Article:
The company where I work for my internship is located at International Business Park. It's a much calmer place compared to my experience of working at Raffles Place, but there aren't many interns here. Sadly, that means having lunch by myself, or in the company of Gold 90.5 FM.
On my first day of work, the Managing Director for the Singapore office of my company joined me for lunch. I guess I didn't realize the kind of chit-chat I should have had with him at the time. I told him about how I was having trouble with getting on-campus accommodation and I laughed nervously when I told him how homeless I was - bunking-in at a different friend's place every night. I went on to explain to him how I was trying to appeal for accommodation and how simple it may be. He kept a listening ear and in the end of the discussion, he said in a stern voice, "Being homeless in Singapore is not funny".
I guess in the one week or so that I've been working here I have lost the impression I had made in my interview and now I am trying to work my ass off to prove myself.
The work they want me to do for them is boring at best, but I get to call all around the world in search of information. The work I want to do for them, and this they allow - even facilitate, is to write news stories for their publications.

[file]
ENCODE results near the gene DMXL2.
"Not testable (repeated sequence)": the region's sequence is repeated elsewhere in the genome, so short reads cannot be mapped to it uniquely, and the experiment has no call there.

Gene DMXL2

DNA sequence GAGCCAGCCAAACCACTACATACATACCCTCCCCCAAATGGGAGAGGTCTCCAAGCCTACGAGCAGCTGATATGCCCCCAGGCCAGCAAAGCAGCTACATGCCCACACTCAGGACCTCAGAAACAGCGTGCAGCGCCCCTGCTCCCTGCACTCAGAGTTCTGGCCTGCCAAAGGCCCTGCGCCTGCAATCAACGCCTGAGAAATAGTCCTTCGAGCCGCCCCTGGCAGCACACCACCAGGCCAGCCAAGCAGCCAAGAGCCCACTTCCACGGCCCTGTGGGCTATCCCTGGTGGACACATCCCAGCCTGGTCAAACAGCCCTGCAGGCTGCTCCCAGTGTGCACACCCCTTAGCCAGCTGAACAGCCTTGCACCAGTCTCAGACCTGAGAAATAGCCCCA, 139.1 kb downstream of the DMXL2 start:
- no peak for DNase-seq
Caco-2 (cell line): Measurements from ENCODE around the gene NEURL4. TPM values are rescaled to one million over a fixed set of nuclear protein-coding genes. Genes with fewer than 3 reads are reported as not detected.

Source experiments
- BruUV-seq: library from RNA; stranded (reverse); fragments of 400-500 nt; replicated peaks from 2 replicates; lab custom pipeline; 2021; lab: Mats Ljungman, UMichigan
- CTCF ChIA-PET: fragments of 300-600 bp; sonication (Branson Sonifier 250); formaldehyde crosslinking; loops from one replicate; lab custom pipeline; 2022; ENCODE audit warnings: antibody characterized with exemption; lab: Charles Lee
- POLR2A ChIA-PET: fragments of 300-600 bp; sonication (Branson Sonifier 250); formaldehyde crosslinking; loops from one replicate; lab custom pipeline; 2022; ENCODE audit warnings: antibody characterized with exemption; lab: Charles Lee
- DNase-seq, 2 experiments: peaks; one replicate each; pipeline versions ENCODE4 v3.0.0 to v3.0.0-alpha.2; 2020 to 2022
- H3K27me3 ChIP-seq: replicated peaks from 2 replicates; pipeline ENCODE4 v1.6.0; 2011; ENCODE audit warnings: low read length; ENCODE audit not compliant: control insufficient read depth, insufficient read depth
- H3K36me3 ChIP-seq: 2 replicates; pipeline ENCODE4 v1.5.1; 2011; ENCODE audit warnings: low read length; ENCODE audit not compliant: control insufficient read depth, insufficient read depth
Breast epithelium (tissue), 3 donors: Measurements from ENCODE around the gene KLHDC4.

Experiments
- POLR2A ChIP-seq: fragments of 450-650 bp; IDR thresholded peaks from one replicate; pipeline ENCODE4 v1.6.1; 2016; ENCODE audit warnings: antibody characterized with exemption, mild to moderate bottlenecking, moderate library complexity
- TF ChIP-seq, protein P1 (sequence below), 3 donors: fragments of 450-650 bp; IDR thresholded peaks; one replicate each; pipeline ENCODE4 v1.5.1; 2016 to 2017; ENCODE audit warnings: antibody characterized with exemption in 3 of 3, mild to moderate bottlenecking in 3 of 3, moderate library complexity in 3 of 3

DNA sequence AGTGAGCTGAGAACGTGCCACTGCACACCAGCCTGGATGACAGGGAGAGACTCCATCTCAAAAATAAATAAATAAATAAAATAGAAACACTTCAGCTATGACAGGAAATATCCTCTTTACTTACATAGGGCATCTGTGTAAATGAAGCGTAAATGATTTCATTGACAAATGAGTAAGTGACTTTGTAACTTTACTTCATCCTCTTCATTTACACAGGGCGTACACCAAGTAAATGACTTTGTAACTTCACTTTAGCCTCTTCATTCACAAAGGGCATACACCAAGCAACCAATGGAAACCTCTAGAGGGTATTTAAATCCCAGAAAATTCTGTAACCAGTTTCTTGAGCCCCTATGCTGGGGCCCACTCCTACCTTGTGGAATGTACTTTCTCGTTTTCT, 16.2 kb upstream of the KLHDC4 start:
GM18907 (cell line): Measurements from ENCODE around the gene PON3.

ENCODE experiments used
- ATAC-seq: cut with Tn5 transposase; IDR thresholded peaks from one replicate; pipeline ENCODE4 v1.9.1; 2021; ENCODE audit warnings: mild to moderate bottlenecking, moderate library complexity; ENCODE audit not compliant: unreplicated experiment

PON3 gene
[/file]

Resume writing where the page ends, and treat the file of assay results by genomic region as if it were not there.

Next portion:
My timings are 9:00 am to 5:30 and the lunch break is one hour, but they are very flexible. For instance, I'm not considered late as long as I arrive before 10:00 am. I can leave as early as 5:00 pm if I want, but that is not always possible if you haven't finished your work. As a new (and the only) intern, I don't have that much work, but it's building up gradually.
Compared to where I was working before - as a telemarketer at a call center selling loans and credit cards - the lunch break here is also flexible. You can take it any time you want - usually between 12:00 noon and 2:00 pm. (At my previous job, the lunch break was fixed from 1:00 pm to 2:00 and my boss would give me steam if I was even a minute late. My supervisor then went on to tell me that the break was in effect 50 minutes only.)
I can go out for a smoke whenever I want. I mean, I've never tried to abuse this because I value the luxury. For my call center job, there were two 15-minute breaks, which were awarded if you met your team goals. Often, there would be no break at all. In smokers' world, that was genocide.
Only yesterday I was going through a 4-hour AIESEC transition session (from the current to the new executive board - unfortunately I'm in both) and there was no break. I had dinner during the session and my nicotine level dropped rapidly. On top of it, I had coffee afterwards so I was dying for a cigarette. When the promised break was not 'awarded', I felt like killing someone. Let me tell you, this session was being held 7:00 pm to 11:00 pm, after a whole day of work (or in my case, a half-day of work that was followed by a rushed and hectic trip to the airport to drop my sister off as she left for Pakistan).
I hate it when non-smokers don't understand smokers. Or when they're not even half considerate. For us it's like denying a thirsty person water. Oh well. I won't bark.
I wrote this post in the time I saved in my lunch break today (it was raining and I had to run to the food court where I work). I've been carrying my umbrella everyday since my internship began. Today is the only time I wasn't carrying it and it's been raining all day. So typically unpredictable, this Singapore weather!